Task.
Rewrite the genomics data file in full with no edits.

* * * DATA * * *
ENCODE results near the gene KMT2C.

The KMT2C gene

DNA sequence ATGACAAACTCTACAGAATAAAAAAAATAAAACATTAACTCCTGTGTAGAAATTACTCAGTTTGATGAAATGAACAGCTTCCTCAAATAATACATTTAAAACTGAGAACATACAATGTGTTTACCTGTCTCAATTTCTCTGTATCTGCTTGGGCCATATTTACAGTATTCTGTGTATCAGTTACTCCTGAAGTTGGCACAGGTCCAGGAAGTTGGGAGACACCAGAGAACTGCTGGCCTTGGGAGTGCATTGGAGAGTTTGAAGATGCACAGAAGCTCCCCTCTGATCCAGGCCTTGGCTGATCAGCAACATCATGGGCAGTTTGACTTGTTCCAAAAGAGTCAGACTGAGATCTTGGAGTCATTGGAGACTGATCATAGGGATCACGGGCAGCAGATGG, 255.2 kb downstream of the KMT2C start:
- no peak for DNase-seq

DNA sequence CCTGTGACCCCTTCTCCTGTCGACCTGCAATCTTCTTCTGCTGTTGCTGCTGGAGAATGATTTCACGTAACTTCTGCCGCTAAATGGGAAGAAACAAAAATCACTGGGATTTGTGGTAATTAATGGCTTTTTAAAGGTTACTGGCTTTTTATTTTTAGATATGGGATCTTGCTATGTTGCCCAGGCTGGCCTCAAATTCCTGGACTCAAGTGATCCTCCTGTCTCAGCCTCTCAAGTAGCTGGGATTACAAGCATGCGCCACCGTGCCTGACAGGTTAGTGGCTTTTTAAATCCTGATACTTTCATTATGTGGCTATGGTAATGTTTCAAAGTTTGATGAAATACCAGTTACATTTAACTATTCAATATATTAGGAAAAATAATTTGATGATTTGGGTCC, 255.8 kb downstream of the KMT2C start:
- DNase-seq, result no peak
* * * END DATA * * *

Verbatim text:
ENCODE results near the gene KMT2C.

The KMT2C gene

DNA sequence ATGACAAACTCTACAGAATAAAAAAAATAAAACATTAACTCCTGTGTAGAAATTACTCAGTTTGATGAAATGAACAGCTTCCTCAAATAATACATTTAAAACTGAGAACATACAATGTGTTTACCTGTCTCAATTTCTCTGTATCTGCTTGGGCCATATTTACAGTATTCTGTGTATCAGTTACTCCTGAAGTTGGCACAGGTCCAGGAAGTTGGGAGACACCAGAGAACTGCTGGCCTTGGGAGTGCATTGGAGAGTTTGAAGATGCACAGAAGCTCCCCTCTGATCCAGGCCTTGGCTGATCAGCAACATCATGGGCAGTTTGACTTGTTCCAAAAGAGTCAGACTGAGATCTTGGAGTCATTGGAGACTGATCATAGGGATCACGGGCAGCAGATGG, 255.2 kb downstream of the KMT2C start:
- no peak for DNase-seq

DNA sequence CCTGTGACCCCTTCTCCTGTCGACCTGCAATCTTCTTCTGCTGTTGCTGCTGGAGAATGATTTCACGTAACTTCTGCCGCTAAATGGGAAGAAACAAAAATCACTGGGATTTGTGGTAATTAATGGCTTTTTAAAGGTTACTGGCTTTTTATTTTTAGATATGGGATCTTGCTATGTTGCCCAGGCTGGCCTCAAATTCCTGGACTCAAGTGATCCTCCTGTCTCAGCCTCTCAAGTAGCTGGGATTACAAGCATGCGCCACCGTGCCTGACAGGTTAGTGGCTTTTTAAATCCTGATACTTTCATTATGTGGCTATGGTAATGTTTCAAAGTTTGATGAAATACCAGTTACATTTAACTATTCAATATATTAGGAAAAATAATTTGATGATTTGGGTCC, 255.8 kb downstream of the KMT2C start:
- DNase-seq, result no peak